Jamie Cullum, “Hang Your Lights”
The Pianoman at Christmas So many holiday albums today stick to a tried-and-true formula: dust off some old classics, put a new spin on that Mariah Carey tune, and toss in one or two seasonal originals, hoping they stick. This isn’t at all the mindset that Jamie Cullum brought to — his first entry in the category, a batch of 10 new songs with attitude to spare, recorded at Abbey Road with an orchestra conducted by Tom Richards.
Cullum is a singer-songwriter of cheery panache and puckish irreverence; see the song here called “The Jolly Fat Man,” or its companion, “So Many Santas.” But he’s also a sentimentalist, as the title track reminds us. What he delivers in “Hang Your Lights” is an invitation: “Sing, sing, sing of the mistletoe,” he begins, and you can guess what comes next. But in the song’s kinetic video, Cullum broadens the aim of his charm offensive: if there’s an overture here, it’s between him and us, his audience. Batteries not included!
Terrace Martin, “The Christmas Song” (Feat. Alex Isley and Kenneth Crouch)
Producer and saxophonist Terrace Martin didn’t slouch this year — consult the album he released with Dinner Party, and a steady flow of standalone tracks like “Pig Feet” — but he still saw fit to deliver an intoxicating holiday EP. Titled Village Days, it features tracks by an array of his active projects, Dinner Party included.
The EP, which just dropped on Sounds of Crenshaw/EMPIRE, doesn’t take a straightforward approach to holiday music — until the closing track, a cozy take on Robert Wells and Mel Tormé’s “Christmas Song.” Martin sets the tone on soprano before Kenneth Crouch, an R&B and gospel veteran, adds some chiming electric piano. On vocals is Alex Isley (daughter of Ernie, from The Isley Brothers), who infuses her whisper-soft delivery with a bittersweet air.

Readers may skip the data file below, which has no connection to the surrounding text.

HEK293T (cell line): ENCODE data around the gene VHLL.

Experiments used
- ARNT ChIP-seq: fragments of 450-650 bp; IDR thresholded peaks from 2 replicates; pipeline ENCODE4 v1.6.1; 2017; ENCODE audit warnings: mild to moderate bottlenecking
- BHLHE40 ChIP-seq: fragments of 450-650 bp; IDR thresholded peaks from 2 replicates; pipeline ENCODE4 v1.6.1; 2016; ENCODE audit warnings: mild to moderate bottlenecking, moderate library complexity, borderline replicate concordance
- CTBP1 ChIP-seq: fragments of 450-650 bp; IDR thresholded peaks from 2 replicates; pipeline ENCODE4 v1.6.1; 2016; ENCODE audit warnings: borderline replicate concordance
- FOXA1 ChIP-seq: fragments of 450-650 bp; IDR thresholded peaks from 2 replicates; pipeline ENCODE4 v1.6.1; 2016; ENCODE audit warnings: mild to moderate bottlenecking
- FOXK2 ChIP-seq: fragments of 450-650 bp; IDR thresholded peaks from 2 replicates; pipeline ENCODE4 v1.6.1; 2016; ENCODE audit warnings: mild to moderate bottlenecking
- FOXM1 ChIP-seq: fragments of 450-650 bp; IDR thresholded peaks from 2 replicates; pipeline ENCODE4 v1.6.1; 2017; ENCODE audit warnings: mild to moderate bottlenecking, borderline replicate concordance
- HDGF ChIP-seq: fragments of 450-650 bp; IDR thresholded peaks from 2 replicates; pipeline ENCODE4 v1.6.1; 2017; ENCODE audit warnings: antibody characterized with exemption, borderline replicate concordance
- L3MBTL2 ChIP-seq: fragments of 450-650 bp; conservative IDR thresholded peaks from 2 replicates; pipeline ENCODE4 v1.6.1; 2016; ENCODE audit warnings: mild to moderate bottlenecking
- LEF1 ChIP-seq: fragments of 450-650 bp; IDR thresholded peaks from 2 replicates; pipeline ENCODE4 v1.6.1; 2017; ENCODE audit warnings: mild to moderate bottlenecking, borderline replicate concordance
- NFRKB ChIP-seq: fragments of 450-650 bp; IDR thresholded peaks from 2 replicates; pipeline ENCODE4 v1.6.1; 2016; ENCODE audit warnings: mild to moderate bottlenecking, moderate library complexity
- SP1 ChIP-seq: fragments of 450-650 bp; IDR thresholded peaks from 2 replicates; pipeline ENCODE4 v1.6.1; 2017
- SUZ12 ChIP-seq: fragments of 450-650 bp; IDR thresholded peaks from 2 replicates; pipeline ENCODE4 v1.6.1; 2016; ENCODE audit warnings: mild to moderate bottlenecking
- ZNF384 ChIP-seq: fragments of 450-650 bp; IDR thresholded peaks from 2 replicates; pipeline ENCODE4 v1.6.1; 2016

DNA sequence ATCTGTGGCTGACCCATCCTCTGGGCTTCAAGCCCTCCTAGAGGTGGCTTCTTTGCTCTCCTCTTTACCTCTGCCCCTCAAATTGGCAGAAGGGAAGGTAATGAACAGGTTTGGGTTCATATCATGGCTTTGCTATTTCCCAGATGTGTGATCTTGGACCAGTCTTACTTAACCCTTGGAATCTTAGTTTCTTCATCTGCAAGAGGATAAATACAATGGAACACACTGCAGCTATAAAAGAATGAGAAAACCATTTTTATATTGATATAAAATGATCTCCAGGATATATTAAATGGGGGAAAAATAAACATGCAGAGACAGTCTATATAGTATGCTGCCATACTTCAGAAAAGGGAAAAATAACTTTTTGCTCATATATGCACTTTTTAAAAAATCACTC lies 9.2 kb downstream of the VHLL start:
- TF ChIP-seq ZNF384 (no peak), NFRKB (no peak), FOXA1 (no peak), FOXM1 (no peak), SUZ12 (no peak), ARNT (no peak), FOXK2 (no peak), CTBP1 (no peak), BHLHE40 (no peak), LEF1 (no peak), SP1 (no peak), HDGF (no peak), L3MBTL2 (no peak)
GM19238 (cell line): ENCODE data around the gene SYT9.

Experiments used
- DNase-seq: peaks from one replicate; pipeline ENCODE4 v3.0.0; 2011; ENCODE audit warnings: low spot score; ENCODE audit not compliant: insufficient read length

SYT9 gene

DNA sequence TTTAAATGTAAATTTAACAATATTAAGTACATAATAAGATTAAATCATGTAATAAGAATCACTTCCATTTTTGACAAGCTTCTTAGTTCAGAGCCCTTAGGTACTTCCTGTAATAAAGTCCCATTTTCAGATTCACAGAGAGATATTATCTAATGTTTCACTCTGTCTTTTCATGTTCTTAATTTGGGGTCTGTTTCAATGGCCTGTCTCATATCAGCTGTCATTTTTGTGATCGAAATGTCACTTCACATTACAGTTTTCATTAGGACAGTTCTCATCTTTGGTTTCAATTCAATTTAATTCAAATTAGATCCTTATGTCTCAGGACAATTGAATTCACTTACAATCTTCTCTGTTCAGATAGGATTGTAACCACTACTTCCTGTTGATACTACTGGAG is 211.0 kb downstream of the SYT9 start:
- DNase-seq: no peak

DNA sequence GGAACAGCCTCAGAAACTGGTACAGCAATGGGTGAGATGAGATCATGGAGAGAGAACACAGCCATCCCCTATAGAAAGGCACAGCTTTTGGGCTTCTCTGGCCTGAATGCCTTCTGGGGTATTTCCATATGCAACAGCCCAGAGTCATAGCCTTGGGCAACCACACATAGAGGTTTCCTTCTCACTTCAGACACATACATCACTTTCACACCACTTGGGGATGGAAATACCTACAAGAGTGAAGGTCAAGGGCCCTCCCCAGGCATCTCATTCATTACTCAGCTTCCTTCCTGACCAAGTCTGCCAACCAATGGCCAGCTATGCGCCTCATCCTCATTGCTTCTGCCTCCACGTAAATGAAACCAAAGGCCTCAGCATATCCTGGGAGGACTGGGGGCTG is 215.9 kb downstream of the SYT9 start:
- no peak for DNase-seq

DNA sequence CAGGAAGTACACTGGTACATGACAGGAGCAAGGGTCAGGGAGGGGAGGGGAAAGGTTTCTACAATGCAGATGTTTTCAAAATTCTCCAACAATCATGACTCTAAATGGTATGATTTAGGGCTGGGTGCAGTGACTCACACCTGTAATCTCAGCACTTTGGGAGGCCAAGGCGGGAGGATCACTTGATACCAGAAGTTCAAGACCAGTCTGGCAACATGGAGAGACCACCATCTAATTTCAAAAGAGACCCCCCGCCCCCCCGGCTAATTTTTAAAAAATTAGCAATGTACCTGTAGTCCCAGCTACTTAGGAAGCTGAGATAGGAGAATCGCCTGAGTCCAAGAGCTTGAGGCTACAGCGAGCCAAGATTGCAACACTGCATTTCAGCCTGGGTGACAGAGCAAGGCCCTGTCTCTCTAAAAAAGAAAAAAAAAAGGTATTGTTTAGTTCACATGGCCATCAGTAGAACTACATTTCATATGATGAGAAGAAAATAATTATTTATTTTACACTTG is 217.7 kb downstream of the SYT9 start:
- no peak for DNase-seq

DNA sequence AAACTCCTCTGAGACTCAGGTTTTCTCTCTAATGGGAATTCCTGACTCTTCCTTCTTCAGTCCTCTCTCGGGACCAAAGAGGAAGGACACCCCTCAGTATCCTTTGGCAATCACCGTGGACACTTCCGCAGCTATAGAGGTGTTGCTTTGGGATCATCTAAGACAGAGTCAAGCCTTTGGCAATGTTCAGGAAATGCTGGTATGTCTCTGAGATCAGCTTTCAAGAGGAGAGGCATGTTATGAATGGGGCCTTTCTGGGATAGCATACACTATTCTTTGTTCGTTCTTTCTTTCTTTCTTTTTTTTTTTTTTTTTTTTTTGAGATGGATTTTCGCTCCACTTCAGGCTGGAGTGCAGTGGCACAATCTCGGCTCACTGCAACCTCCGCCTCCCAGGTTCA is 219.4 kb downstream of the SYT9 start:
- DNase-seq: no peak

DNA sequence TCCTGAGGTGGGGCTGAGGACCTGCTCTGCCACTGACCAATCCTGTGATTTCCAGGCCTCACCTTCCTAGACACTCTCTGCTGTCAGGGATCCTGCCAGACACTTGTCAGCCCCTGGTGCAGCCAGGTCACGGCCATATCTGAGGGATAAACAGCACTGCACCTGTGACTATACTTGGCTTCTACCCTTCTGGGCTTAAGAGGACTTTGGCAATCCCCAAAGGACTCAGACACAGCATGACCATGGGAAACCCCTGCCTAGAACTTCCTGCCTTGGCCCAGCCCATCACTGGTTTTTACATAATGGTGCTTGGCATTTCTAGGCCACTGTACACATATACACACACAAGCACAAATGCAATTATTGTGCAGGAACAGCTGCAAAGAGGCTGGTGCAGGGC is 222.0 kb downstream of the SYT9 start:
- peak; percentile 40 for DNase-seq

Cory Henry, “Christmas With You”
If you tuned in to NPR Music’s A Jazz Piano Christmas this year, you surely took notice of Cory Henry, who appeared alongside NEA Jazz Master Kenny Barron and on-the-rise talent Redwood (f/k/a Sequoia Snyder) to deliver a fresh take on holiday favorites.
A Motown-style shuffle featuring frequent collaborator Jay White, “Christmas With You” is a blast of good cheer, complete with a mouthwatering holiday menu recitation in the bridge. (“Chicken, macaroni and collard greens / Mmm, it all sounds good to me.”) Look elsewhere for moody, brooding holiday songs; this right here the gospel-soul equivalent of a peppermint gingersnap.
Ray Blue, “Have Yourself a Merry Little Christmas”
A tenor saxophonist with an unabashedly oldfangled tone and approach, Ray Blue has just what many of us want in a melodist — which makes him a prime candidate for an album of classic holiday fare. Put that wish on next year’s Santa list; for the time being.
Blue recorded this version of “Have Yourself a Merry Little Christmas” as a duo with pianist Lafayette Harris. The breath and texture in his playing, and the ambling, unhurried tempo, might call to mind a master like Houston Person — and one gets the sense that Blue wouldn’t balk at that comparison, though he isn’t out to sound like anyone but himself.
Dolly Parton, “Cuddle Up, Cozy Down Christmas” (with Michael Bublé)
At some point over the last decade, it became a little complicated to embrace Frank Loesser’s coy holiday duet “Baby, It’s Cold Outside.” That hasn’t stopped dozens of versions from cropping up — but there’s no denying the awkward gender politics around the song. So what’s an enlightened singer-songwriter to do? If your name is Dolly Parton, the answer is: write your own flirtatious duet, ask Michael Bublé to be your partner.
Parton’s tune keeps the original premise (we’re snowed in; let’s get naughty) without the unfortunate hint of coercion. Not that she skimps on the sensual — at one point she has Bublé croon the couplet “Nestle up against your skin / Do anything that we want to,” while she coos and murmurs approvingly. And while it’s doubtful that “Cuddle Up, Cozy Down Christmas” will ever take the place of Loesser’s chestnut, you have to hand it to Dolly for turning the tables. No one who hears this could have any doubt about who’s in charge.